The earthquake

I was at Shinjuku Station when it started swaying. Shinjuku Station is said to be the busiest train station in the world – two million people pass through it every day.

I was with my friend James, and we were planning on catching the Yamanote train to Harajuku to check out all the crazy pop culture. But then the swaying happened.

It felt like the earthquake simulator at Te Papa. It wasn’t the sort of gentle Wellington quake that I’m used to. It was this weird swaying, like standing on a platform on top of a giant spring.

It actually took a little while to figure out that it was an earthquake and not a random Japanese public transport bump. When I realised, I headed for a wall, fearful of debris, though the building seemed to be intact. My mental what-if earthquake plan, formulated post-Christchurch, was put into full effect.

After the swaying stopped – except it didn’t so much stop as just slow down -I noticed that everyone around was not paniced or freaking out. There was a general sense of calmness.

We headed up to the platform for the Yamanote train. The train was there at the station, but just sitting there, doors open, people inside. A station guard made regular announcements over the PA, but they were all in Japanese. A woman on the platform asked if we spoke English, and explained that all services had been cancelled. Hey, thanks!

Another announcement was made and suddenly everyone on the platform left. We followed, not really sure where to go.

Leaving the station, a large group of people were stood staring up at a public TV playing the news channel, watching the almost unbelievable scenes unfolding.

The streets outside the station were full of people. They were calmly walking along, in two neat lanes. I’d guess they were in normal rush hour pedestrian protocol, only it wasn’t normal rush hour.

I wanted to sit down and just have a steady floor. We decided to look for a Starbucks and – as if by magic – we turned a corner and there was one.

In New Zealand, I don’t normally go to Starbucks but this time it was absolutely where I needed to go. I ordered a big ol’ grande latte, took a seat and just took a little comfort in that warm, milky beverage.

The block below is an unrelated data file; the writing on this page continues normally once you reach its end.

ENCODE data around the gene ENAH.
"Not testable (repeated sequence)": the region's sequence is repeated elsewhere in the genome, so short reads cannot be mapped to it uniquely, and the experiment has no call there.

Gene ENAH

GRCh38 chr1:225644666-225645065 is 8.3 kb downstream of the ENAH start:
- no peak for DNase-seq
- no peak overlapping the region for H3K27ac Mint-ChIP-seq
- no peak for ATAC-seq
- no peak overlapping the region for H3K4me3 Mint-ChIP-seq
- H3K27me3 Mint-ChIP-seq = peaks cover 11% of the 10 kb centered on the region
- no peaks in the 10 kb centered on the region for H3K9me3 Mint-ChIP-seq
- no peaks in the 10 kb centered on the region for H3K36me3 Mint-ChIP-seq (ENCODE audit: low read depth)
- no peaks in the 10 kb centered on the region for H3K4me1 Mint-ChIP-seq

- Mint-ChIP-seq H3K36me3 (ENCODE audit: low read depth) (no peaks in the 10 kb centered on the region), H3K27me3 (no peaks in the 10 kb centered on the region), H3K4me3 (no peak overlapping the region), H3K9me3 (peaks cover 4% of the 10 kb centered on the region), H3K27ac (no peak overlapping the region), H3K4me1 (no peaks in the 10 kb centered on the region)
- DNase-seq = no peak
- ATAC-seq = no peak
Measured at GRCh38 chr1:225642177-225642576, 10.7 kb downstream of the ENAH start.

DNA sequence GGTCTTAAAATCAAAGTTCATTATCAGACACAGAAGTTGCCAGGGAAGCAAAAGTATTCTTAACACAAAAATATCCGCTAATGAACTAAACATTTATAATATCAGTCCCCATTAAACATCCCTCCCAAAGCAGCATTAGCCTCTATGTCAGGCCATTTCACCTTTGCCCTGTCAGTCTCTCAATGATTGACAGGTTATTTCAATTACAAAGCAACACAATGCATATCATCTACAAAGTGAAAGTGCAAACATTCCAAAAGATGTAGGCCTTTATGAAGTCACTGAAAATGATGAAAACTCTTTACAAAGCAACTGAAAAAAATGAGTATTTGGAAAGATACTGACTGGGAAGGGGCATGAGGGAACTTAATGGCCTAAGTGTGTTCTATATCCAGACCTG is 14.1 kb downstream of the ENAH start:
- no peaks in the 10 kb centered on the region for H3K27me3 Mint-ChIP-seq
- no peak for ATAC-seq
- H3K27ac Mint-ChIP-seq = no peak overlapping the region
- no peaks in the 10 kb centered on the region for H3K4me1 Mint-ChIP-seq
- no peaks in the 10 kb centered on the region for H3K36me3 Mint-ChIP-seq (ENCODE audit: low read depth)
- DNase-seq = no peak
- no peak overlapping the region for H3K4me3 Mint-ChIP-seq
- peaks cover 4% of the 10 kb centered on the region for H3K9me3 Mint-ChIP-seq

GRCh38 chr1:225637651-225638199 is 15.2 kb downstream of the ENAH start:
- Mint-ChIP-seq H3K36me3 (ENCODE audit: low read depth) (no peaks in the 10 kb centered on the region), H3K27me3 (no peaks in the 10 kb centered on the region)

We ended up walking to the hotel of my friend and Tokyo resident Matt’s parents (Air New Zealand’s cheap flights had lured four of us over here). The lift is out of order, but the hotel has power, water and – importantly – heating.

Getting only snippets of news from my iPhone, I wasn’t really sure of what was going on in the rest of the country. TV news revealed a fuller, awful picture.

At the moment we’re sitting around eating snacks from the local konbini (convenience store), and having beers. And man, a beer is welcome.

Having internet has been great – being able to quickly send messages to many on Twitter and Facebook is a valuable service. But I am aware that this is a luxury of such a modern, wired country as Japan.

Yesterday I was planning to take the shinkansen (bullet train) to Osaka, but now those plans don’t seem so possible. Now I don’t know what I’m going to do tomorrow.

18 thoughts on “The earthquake”

  1. Go ride the Thunder Dolphin at Tokyo Dome, scary enough at the best of times, be even better when you don’t really know how much damage it has sustained. More seriously, Tokyo is a big place with lots to do, don’t worry about missing Osaka. (Of course I don’t know how quickly they’ll get back on track, so who knows.)

  2. Dozens of people have been killed… there are probably greater concerns than what you’re going to do to tomorrow. Stoked for you that you managed to have a coffee though.

    1. I think you’ve misinterpreted the tone of my post. All I can write about is my experience. I’m in Tokyo, miles from the devastation and with limited access to news coverage.

      1. Don’t sweat it, Robyn. Even a brainless gorm would understand that your post was no slight of anyone’s suffering.

        1. Agree with Bob. I have many friends there after living there for almost 5 years. Thank you for building on the fabric of experiences that help others understand both proximity, and near distance, to enormous events…

    1. Thanks, Sue. I’m sitting in a lounge at a hostel with backpackers from around the world and a few locals who can’t get home cos the trains are down. The room is full of laughter and cheer. It’s not a bad place to be.

  3. i walked 9 km from work to my friends’ house. then borrowed a bike and cycled home another 9 km. very tricky with so many people walking. the trains, apart from JR and a few other resumed at 11pm or so.

  4. Great post. You’re right, you can only write of your experiences and yes people are suffering immensely but your blog is about your experiences and that why people read it. Love it.

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